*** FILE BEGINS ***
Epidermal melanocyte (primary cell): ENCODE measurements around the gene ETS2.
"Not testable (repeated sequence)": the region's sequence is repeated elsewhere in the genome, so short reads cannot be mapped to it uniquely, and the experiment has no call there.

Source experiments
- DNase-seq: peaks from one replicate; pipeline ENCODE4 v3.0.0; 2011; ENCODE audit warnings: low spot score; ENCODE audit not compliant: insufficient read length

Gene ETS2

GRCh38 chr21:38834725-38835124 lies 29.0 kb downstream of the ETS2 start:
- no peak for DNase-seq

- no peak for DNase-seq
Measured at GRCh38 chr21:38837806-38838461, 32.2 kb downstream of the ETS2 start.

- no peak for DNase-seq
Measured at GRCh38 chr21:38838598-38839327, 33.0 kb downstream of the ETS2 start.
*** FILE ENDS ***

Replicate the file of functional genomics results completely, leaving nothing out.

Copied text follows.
Epidermal melanocyte (primary cell): ENCODE measurements around the gene ETS2.
"Not testable (repeated sequence)": the region's sequence is repeated elsewhere in the genome, so short reads cannot be mapped to it uniquely, and the experiment has no call there.

Source experiments
- DNase-seq: peaks from one replicate; pipeline ENCODE4 v3.0.0; 2011; ENCODE audit warnings: low spot score; ENCODE audit not compliant: insufficient read length

Gene ETS2

GRCh38 chr21:38834725-38835124 lies 29.0 kb downstream of the ETS2 start:
- no peak for DNase-seq

- no peak for DNase-seq
Measured at GRCh38 chr21:38837806-38838461, 32.2 kb downstream of the ETS2 start.

- no peak for DNase-seq
Measured at GRCh38 chr21:38838598-38839327, 33.0 kb downstream of the ETS2 start.